To protect these wild animals, the locations and opening periods of canoe stations along the Bekambeushi River as well as the maximum number of canoes that can be operated each day are limited. A presentation on nature and wildlife protection is provided for visitors canoeing along the river for the first time.

Observation of Birds Surviving the Cold Winter
In autumn, whooper swans and ducks come to Lake Akkeshi from northern regions. Most water birds head far south when ice covers the lake in winter, leaving it open for Steller’s sea eagles, White-tailed eagles and other large birds of prey attracted by scraps from under-ice net fishing. Live footage from the lake taken using remote cameras is shown on a large screen at the Akkeshi Waterfowl Observation Center along the Bekambeushi River.

Enjoyment of Gifts from the Lake
Oysters and short-neck clams grown in Lake Akkeshi are used in various Japanese, Western, Chinese and other dishes at local restaurants. Clam digging trips to the sandy shores of Lake Akkeshi are a popular family activity.

Kiritappu-shitsugen (Kiritappu Wetland)
Located in Hamanaka Town
Registered on the Ramsar List in 1993 (2,504ha)

Facing the Pacific Ocean, Kiritappu-shitsugen extends 9kmfrom north to south and 3 to 4km from east to west. It is a bog mainly composed of sphagnum peat with five rivers and more than thirty ponds. At high tide, seawater flows along the rivers into the central part of the wetland. It is particularly popular with tourists in summer for its variety of flowers.

Wetland Conservation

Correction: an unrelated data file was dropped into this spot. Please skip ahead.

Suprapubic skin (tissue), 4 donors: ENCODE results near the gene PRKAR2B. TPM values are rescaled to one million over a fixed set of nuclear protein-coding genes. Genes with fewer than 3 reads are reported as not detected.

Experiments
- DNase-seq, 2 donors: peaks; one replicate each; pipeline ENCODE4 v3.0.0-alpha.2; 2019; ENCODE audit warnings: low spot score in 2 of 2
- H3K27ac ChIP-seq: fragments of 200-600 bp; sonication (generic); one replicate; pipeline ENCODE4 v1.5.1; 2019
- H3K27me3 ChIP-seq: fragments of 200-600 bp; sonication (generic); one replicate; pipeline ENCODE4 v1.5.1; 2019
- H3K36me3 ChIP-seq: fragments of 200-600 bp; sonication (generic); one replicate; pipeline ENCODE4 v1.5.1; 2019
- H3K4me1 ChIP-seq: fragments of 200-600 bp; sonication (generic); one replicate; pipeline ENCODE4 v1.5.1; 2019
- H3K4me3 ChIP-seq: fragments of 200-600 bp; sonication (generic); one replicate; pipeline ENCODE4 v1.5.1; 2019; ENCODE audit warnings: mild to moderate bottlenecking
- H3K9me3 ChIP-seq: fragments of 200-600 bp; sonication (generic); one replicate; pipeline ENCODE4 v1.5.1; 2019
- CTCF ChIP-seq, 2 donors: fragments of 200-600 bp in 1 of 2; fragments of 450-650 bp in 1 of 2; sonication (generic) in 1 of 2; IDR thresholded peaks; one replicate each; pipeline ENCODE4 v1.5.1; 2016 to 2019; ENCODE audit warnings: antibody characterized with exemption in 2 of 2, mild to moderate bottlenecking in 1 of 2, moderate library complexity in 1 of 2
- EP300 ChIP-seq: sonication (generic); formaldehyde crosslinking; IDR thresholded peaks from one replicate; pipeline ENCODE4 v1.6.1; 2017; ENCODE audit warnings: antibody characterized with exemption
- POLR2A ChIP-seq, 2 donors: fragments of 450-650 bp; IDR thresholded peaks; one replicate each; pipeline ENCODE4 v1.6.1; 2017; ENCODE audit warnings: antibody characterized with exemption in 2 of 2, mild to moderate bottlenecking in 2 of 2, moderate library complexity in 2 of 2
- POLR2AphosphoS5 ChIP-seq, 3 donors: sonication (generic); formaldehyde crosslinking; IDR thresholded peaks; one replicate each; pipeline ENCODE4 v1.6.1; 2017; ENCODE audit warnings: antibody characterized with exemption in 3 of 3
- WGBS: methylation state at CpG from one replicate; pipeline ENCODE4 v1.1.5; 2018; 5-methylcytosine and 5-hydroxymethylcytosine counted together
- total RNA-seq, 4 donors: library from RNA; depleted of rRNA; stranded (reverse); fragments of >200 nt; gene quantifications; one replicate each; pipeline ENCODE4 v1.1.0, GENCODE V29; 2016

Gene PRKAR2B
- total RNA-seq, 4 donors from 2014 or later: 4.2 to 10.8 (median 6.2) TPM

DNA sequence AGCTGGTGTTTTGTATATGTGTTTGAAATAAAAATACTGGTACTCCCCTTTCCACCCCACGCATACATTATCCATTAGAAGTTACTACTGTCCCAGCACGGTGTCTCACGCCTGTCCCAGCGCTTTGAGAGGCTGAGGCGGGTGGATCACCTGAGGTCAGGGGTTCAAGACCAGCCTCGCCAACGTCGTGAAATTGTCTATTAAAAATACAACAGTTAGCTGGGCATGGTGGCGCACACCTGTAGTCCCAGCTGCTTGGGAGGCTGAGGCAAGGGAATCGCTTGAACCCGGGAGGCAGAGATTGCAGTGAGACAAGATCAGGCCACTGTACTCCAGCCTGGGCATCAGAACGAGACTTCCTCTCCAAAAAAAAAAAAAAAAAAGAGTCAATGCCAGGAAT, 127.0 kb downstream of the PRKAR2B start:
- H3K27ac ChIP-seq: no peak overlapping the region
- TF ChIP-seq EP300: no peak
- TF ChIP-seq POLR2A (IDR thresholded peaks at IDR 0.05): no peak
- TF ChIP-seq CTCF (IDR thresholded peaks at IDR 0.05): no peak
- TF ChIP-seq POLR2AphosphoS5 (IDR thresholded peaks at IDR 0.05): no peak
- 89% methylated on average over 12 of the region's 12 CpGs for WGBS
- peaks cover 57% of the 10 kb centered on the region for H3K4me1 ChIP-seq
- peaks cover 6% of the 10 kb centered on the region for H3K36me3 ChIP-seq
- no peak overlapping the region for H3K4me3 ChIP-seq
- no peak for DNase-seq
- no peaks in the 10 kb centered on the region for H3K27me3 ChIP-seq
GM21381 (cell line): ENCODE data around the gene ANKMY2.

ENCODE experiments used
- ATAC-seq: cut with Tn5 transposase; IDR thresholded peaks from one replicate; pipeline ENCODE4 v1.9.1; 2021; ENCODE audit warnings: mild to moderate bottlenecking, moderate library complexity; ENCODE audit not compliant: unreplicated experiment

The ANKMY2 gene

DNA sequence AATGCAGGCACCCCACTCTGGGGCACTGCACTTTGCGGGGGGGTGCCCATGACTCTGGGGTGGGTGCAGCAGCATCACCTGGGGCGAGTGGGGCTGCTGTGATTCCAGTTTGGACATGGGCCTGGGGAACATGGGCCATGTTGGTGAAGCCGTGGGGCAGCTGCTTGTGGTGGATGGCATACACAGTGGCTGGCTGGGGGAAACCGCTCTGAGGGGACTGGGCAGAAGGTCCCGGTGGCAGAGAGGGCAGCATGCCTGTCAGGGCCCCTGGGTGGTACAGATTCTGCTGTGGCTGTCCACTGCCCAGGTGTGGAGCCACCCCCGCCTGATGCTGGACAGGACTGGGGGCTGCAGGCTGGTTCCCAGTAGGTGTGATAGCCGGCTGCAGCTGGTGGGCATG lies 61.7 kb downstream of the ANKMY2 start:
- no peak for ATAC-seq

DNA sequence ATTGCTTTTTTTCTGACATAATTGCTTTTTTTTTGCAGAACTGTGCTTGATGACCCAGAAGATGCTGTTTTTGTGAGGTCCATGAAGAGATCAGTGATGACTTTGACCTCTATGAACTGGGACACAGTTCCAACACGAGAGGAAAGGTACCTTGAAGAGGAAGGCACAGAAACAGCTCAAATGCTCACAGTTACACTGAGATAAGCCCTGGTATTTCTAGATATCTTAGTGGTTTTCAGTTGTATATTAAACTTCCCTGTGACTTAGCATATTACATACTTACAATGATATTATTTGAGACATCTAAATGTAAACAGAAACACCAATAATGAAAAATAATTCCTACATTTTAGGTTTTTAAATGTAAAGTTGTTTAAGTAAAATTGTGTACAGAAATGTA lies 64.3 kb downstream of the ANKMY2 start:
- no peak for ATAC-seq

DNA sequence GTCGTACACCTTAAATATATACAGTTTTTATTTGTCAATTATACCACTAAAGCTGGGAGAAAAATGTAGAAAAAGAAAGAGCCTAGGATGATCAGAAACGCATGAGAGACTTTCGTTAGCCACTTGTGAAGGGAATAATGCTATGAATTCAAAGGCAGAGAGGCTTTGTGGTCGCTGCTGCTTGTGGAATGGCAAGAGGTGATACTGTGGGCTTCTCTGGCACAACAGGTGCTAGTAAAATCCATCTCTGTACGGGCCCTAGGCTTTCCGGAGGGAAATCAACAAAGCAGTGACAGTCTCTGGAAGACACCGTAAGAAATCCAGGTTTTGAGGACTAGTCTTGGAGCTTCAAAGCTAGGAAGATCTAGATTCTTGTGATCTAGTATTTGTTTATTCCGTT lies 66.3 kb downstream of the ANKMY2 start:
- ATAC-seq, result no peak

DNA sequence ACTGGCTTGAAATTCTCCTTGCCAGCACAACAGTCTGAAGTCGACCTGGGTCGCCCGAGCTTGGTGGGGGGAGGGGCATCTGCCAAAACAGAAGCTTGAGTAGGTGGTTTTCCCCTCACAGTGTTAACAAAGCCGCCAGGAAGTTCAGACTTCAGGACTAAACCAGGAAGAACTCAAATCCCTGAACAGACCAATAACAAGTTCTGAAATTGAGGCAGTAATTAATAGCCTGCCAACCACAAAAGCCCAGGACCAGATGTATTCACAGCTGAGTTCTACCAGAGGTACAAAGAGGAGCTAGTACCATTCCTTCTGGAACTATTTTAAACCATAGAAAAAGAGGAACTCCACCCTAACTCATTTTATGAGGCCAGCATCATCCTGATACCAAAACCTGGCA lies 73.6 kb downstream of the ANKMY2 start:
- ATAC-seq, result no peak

The central area of Kiritappu-shitsugen is designated as a Natural Monument of Japan for its peat bog plant communities. The Ramsar site covers the main area of the marshland and two brackish water lakes (Lake Hichirippu and Lake Mochirippu) in the west. It is also a National Wildlife Protection Area Special Protection Zone. The whole area is designated as Akkeshi Prefectural Natural Park, and is a strong tourist draw with its rich natural environment and beautiful scenery.
The Kiritappu Wetland National Trust is an NPO operated by locals. It works in conjunction with the government, local fishermen, farmers and schools to promote the conservation and use of the wetland. The group’s activities include the provision of environmental education programs and the development of local specialties and tours capitalizing on the local key industries of agriculture and fisheries, in addition to national trust campaigns to buy or rent land for the establishment of private protected areas and boardwalk installation work.

Enjoyment of the Wetland

Natural Flower Garden
On the wetland, Hare’s-tail cottongrass, Day lilies and a variety of other flowers bloom from spring to autumn. Four boardwalks over the terrain provide opportunities for visitors to enjoy a leisurely stroll among the flowers and hear the songs of birds. Guided tours are also operated, offering chances for people of all interests and ages to learn about Kiritappu-shitsugen’s seasonal charms, including the mechanism behind its natural cycle, flowers, birds and insects. Visitors may even be lucky enough to spot Red-crowned cranes and Sika deer.

Support for Kiritappu-shitsugen
The boardwalks on the wetland were installed by local residents and other volunteers, who maintain and repair them every year. The repair work itself is a popular event, and attracts many people from the town and elsewhere. Kiritappu-shitsugen has the air of a special place that these people want to visit repeatedly to work with locals and cultivate friendships.